seattleparent said...

i'm interested about them needing info on incoming siblings. i registered my daughter for kindergarten and they didn't ask anything about an older sibling. they just said she would be assigned to her neighborhood school and if we wanted to get her assigned somewhere else (we do, her brother goes to an option school) we would have to apply after we get the letter in feb. you'd think they would at least want some kind of a count of potential sibling issues...

Carolyn said...

ps - I've been posting for a while and notice there's another Carolyn! That's what I get for using an actual name. I'll see if I can change my handle.

dj said...

On the plus side, Central Mom, those of us who want access to language immersion and can't get it might be in great shape if the families around McDonald don't want to use a language immersion program. I don't mind driving my younger kid up there to have access to something we've never really had the option to consider.

Charlie Mas said...

I was surprised to learn that McDonald - a closed school - has a couple of portables. Like we need the addtional capacity that portables provide at a closed building? Then I see that although there are barely enough students to even justify opening the building (or, depending on your numbers, not even enough), part of the cost of re-opening the school is placing a couple of portables there. I don't get that. The enrollment will barely justify even opening the building but the District says that it needs portables.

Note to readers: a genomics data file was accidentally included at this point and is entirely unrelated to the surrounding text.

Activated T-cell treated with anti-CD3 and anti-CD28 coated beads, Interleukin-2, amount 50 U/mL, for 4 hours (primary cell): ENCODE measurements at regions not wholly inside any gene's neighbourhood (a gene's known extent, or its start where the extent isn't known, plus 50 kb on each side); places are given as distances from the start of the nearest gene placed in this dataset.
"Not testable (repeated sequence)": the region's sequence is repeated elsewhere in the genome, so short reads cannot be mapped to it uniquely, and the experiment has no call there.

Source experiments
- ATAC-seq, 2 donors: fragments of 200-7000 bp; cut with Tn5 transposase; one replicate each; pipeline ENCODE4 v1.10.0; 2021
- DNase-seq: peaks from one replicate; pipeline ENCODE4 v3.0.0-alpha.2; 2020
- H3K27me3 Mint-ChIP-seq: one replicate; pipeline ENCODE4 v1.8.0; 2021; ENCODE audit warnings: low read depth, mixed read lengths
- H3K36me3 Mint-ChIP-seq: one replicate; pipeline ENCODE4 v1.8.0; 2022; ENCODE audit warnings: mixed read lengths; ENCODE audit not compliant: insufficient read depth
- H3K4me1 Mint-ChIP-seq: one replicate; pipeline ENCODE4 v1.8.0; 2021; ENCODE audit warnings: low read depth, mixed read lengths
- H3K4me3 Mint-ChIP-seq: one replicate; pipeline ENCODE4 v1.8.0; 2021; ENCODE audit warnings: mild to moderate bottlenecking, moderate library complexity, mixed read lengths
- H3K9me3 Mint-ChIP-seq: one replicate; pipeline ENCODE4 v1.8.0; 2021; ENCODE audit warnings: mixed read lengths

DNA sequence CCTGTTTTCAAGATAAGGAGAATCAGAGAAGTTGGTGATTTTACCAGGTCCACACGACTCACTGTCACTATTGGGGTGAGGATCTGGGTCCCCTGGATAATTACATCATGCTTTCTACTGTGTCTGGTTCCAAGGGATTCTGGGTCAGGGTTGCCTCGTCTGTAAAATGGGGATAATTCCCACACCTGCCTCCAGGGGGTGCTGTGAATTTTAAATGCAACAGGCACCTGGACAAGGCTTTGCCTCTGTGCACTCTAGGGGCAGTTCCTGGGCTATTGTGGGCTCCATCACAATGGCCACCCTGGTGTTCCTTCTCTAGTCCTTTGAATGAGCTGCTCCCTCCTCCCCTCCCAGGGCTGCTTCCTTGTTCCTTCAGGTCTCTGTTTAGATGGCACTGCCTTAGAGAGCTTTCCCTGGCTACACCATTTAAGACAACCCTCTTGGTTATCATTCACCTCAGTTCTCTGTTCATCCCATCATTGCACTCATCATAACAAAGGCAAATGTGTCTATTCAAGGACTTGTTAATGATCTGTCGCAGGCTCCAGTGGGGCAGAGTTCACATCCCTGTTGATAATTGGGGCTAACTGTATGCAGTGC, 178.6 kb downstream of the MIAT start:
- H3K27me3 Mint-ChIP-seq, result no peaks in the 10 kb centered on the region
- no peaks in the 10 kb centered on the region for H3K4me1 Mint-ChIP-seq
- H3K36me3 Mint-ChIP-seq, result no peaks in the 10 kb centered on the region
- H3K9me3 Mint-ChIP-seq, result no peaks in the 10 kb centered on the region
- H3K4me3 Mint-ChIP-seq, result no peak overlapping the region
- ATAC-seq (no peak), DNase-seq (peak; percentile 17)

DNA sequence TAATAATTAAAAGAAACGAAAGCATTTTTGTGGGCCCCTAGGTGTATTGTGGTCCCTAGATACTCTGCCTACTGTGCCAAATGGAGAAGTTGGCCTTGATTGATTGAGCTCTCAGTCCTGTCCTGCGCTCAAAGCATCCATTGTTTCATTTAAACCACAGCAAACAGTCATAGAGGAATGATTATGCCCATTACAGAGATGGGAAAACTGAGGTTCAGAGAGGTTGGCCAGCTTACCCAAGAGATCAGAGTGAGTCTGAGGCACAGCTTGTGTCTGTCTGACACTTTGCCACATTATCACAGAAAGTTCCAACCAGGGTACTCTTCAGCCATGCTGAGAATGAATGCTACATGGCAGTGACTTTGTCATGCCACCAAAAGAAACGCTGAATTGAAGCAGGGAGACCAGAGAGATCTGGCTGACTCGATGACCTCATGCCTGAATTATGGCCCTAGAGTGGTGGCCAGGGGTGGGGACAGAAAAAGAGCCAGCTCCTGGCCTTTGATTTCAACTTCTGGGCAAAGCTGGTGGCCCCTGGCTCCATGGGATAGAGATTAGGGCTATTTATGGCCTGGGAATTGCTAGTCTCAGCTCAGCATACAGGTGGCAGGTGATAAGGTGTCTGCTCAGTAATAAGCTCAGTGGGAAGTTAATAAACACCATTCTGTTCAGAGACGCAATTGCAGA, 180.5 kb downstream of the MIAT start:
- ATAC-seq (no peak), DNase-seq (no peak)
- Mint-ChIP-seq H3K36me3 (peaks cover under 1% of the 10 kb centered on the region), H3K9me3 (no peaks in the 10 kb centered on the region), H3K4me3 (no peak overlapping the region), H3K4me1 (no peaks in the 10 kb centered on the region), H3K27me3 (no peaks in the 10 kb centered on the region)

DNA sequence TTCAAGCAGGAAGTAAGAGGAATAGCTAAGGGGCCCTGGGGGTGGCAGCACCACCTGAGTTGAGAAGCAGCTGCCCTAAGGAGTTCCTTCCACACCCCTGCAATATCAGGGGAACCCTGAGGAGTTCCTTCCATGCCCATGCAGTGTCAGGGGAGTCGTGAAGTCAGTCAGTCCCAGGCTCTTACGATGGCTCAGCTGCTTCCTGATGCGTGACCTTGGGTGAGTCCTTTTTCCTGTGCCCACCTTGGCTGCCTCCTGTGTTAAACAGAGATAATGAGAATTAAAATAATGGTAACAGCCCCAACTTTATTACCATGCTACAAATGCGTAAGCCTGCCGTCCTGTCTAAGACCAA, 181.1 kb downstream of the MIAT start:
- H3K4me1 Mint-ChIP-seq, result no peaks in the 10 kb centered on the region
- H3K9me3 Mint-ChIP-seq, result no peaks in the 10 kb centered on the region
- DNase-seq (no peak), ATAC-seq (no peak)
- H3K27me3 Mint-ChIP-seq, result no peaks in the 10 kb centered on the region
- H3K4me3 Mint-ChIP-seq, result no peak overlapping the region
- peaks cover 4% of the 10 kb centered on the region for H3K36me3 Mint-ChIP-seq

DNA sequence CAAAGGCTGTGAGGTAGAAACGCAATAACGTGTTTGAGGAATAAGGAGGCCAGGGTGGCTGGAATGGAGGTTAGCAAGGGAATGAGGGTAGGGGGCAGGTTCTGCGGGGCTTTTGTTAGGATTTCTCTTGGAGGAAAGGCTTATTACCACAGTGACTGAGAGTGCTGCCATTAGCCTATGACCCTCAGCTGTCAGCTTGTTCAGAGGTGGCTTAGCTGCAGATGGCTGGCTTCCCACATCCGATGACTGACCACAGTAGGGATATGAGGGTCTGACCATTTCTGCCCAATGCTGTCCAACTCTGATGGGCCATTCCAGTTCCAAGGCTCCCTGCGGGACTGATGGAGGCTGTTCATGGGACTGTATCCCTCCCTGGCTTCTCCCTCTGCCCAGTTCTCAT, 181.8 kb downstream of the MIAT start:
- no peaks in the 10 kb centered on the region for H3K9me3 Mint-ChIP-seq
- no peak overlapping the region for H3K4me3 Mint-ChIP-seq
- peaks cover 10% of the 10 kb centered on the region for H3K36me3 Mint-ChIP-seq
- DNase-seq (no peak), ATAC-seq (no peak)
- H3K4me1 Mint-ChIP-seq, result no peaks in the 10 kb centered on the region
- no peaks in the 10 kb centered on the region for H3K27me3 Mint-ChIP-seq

I'm not saying that it can't be explained, but I think someone needs to explain it.

Jaybird said...

Hmmm. A second language immersion program at McDonald, right next to JSIS, when most swaths of the city have no chance of accessing any language immersion program?

This language immersion idea is coming directly from families affected by the new attendance area. Some have been lobbying the School Board and others to gain momentum with this idea.

I completely agree with you that it is unfair that other areas of the city do not have access to immersion programs. You have to understand, though, that some of these parents have "gotten a rock" (a la Charlie Brown) for YEARS. No access to JSIS, because it was overcrowded. Some in the U District and south Bryant have also been in a dead zone, where they can't get into any of the nearby schools. This area has very low SPS "market share" as a result. Why shouldn't these families try to make this school into something very attractive to them?